Ted Kennedy held a special place in the hearts of my family, my friends and my generation. My father, Roger Hilsman, worked for President Kennedy in the early '60s when Ted was "the kid brother" who came to the Senate at the tender age of 31, only to be welcomed with boatloads of skepticism about his qualifications for the office. Ted was the younger brother who marched behind John Kennedy's casket down Pennsylvania Avenue, trailing a riderless horse. He was the younger brother who delivered a stirring, halting eulogy for Robert Kennedy in Washington's National Cathedral.
Ted was also the man who took charge of the Kennedy family legacy, tirelessly and with great good humor. He assumed the leadership of the liberal wing of the Democratic party with an unmatched vigor and steadfastness through many discouraging years in the wilderness. But when he disagreed with his own party, he never failed to speak out, and even put his career on the line, as in 1980 when he challenged President Carter.
Despite his core commitment to liberal values and principles, he always managed to maintain strong friendships across party lines, even though he was often vilified by the right wing. In the Senate, he was universally admired as a fair opponent and strong leader, who was looking for solutions to problems, rather than seeking to simply pick a fight. He was also a terrific campaigner, as I witnessed first hand in several campaigns, including my own father's campaign for Congress in Connecticut in 1972, when Ted made a special point of speaking on my father's behalf to an enthusiastic audience of shipworkers in Norwich.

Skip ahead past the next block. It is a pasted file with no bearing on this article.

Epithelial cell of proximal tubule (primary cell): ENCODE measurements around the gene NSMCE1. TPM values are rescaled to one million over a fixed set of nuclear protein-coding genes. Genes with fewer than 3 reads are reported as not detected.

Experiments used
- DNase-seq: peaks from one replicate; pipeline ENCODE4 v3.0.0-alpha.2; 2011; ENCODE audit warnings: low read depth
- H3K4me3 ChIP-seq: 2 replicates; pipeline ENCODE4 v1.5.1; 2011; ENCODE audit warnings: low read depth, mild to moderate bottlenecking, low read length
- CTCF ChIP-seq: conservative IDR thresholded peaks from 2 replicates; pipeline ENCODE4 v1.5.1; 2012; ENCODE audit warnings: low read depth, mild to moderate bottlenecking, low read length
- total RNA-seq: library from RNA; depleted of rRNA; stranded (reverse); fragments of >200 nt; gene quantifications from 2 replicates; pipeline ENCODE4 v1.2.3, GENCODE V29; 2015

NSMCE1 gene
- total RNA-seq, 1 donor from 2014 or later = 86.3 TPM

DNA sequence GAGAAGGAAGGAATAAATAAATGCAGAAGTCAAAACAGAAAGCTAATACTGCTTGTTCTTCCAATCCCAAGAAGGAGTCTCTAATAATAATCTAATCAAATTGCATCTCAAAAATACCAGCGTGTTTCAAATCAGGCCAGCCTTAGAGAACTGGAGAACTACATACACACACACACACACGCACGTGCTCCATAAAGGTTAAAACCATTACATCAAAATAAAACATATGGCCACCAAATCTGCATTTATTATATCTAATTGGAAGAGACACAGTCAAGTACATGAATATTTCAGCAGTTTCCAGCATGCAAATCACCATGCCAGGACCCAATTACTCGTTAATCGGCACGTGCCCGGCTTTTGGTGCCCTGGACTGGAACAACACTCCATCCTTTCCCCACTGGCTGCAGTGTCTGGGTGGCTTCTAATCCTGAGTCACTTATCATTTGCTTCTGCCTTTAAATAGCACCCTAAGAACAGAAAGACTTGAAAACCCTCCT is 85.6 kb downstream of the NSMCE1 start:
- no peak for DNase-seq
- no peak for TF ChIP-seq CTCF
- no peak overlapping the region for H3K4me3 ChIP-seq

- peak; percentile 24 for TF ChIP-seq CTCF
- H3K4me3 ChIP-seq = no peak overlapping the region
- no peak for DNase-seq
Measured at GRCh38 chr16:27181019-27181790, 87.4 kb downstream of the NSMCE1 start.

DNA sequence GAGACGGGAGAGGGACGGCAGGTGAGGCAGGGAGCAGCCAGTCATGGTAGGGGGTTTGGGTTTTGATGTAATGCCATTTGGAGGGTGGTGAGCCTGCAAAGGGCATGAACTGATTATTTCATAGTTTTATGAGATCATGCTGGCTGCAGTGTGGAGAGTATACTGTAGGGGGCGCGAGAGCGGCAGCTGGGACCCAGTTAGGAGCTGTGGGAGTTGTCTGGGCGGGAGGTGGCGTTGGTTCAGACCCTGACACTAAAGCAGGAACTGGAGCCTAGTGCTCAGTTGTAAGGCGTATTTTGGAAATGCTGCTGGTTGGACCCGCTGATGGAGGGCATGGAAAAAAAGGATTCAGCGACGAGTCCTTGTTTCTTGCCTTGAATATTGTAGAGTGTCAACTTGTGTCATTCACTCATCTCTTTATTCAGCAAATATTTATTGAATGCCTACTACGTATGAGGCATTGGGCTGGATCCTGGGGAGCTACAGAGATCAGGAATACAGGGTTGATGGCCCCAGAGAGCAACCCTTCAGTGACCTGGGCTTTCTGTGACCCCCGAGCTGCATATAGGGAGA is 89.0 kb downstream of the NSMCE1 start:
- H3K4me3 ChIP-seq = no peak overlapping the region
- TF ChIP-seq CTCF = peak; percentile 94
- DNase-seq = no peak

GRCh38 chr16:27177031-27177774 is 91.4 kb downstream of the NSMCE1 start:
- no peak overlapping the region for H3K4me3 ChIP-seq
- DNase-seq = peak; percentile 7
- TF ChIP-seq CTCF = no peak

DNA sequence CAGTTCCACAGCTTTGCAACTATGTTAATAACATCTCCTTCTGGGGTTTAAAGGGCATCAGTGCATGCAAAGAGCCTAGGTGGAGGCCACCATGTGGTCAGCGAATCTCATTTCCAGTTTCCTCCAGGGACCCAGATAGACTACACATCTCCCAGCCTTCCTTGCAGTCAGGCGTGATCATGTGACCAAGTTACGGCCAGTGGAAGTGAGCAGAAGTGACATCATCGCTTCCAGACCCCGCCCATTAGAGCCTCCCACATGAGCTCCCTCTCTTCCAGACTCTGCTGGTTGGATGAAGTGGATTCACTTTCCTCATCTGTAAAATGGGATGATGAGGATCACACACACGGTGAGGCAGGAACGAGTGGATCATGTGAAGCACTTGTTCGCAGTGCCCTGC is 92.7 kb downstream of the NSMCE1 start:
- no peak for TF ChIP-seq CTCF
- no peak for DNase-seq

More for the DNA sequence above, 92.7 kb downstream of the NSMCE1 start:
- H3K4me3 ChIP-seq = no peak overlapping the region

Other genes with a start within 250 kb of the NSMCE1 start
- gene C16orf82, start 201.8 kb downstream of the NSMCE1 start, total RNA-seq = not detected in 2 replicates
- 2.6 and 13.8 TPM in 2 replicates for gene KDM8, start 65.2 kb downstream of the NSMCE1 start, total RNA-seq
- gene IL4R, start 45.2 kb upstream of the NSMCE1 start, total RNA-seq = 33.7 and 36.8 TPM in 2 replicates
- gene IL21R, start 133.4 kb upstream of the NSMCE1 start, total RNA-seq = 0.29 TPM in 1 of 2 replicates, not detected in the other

Ted Kennedy was a man who loved people, which is the very best quality a politician can have. Lots of politicians love "the people" in the abstract, but have very little use for people in real life. Ted was a man who clearly enjoyed interacting with everyone from conservative Senators to dockworkers or senior citizens. He also had another important quality for a politician - a clear set of values and beliefs that sprung from his own family, heritage and faith. No one could dispute the pedigree of his principles, and this gave him both great strength and a great burden.
Ted Kennedy's illness and death in the midst of a great national debate over health care is in every sense a terrible loss, not only of Ted as a beacon of strength in a epic battle, but also as a leader capable of reason and compromise. At the funeral of his brother Robert in 1968, Ted expressed the hope that, "What he was for us and what he wished for others will someday come to pass for all the world."
Perhaps his death will inspire us to follow our better angels and return to finding real solutions to the crisis in health care, rather than descending into shouting and slogans. This could be the final gift of Ted Kennedy.